Matthews sprints to fourth on stage 2 and fifth overall at Paris-NiceTue 10 Mar 2015
Canberra’s Michael Matthews has sprinted to fourth place, narrowly missing out on a podium, on stage two of Paris-Nice today.
The 24-year-old was dropped into position following a desperate chase of three escapees and strong lead out by his ORICA-GreenEDGE teammates. Powerful sprinter Andre Greipel (Lotto Soudal) took the victory in a long dash to the line.
With the help of an extra bonus second won at the second intermediate sprint, ‘Bling’ moves into fifth overall, nine seconds behind Michal Kwiatkowski (Etixx-Quickstep) who retains the yellow leader’s jersey.
“Today went really well when you consider the level of sprinters that finished in front,” sport director Laurenzo Lapage said.
“And even if you look at the results behind him, (Alexander) Kristoff was in eighth spot. You can lose a lot of positions in the finish so the guys did a good job to drop him off in a good spot and he got fourth.
“Bling is in a position now were he is just nine seconds behind overall, so imagine if he had won today and been one second down. When you are in that position, there is not a breakaway and it doesn’t require too much energy, for sure you have to try for the bonus seconds.”
On paper, stage two into Saint-Amand-Montrond looked set for a second consecutive bunch sprint.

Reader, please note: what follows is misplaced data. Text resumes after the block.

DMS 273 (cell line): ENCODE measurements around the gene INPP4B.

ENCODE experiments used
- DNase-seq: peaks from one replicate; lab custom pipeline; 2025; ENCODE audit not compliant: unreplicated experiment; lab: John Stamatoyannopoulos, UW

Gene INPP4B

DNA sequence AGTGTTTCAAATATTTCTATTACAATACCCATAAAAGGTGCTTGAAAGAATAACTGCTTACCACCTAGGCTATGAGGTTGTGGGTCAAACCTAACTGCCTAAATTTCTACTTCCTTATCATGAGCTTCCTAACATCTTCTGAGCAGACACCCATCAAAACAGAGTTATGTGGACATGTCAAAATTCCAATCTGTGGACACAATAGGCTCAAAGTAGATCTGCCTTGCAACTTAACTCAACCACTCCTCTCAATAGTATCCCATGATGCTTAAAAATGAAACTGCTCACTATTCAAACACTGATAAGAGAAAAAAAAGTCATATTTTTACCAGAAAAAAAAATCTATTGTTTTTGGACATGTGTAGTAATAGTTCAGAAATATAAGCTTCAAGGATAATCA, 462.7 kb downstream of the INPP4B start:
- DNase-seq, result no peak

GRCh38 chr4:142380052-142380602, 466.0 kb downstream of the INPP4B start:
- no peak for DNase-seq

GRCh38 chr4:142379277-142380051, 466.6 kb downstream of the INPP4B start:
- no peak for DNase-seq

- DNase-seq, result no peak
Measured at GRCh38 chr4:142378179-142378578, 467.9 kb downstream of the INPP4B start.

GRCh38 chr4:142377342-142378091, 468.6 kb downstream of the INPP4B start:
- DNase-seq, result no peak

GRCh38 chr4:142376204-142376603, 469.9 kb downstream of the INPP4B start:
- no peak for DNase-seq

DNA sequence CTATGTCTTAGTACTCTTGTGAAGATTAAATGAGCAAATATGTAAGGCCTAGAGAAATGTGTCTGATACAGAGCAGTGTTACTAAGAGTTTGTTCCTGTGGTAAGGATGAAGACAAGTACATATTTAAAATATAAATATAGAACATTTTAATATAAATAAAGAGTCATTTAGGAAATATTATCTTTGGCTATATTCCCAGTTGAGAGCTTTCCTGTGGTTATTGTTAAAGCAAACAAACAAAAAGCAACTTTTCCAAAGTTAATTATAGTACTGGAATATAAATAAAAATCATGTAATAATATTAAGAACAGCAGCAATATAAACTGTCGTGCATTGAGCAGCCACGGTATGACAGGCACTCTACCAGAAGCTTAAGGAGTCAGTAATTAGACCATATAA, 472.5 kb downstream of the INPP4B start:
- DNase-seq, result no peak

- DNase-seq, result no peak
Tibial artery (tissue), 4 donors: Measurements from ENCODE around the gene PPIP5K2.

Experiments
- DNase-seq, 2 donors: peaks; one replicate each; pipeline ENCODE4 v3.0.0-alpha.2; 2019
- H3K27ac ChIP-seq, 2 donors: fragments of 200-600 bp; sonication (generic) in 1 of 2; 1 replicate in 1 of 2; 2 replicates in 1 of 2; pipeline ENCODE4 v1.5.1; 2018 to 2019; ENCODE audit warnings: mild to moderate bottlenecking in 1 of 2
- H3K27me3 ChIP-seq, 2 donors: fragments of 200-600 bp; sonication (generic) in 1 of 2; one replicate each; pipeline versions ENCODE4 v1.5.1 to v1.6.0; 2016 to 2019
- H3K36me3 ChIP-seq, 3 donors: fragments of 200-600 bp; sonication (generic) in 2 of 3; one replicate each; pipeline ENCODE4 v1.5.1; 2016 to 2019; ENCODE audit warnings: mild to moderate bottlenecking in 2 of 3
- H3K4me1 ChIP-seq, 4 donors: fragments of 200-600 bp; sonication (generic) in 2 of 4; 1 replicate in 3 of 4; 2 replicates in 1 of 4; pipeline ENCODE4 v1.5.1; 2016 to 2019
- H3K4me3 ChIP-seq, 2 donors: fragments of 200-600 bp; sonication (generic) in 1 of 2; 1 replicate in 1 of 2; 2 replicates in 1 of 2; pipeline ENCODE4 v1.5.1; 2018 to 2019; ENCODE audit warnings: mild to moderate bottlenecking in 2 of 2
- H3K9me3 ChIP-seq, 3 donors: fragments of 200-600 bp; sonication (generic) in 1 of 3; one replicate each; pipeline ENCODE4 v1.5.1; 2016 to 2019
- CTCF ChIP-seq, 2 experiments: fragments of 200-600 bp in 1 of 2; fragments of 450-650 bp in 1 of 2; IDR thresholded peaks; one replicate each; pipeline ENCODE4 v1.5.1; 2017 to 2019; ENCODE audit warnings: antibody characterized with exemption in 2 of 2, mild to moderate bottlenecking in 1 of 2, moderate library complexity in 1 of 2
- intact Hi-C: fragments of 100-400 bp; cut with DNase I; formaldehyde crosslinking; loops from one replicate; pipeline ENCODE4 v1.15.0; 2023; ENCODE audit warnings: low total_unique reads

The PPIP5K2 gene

The 172km journey was relatively flat with just a category three climb that posed no big threat to the sprinters and the weather promised another day of racing without the influence of strong winds.
A solo rider, Arnaud Gerard of Bretagne-Seche Environnement, attacked from the flag and spent a long, lonely day out in front. He was given over eight minutes advantage after 60km of racing before the peloton began to close it down.
With 38km the race was back together to heading towards the expected bunch sprint before Tony Martin (Etixx-Quickstep) attacked with just under 10km to race and was joined by Geraint Thomas (Team Sky) and Lars Boom (Astana Pro Team).
ORICA-GreenEDGE led the chase before being joined by eventual stage winners Lotto Soudal to shut the late move down in the final two kilometres.
“I was surprised, but in these races you have to always be alert to the end,” Lapage said. “Guys like Tony Martin, especially now Etixx-Quickstep have lost Tom Boonen, for sure know what to do and can help take bonuses away from other teams to keep yellow.”
Tomorrow’s stage, albeit again forecasted for calm conditions, involves three smaller categorised climbs offering the potential for a reduced finish.
“I think tomorrow it could be a smaller group, but with the weather calm the same as today and yesterday, we are still going to have 50 to 60 guys come together for the sprint,” Lapage predicted.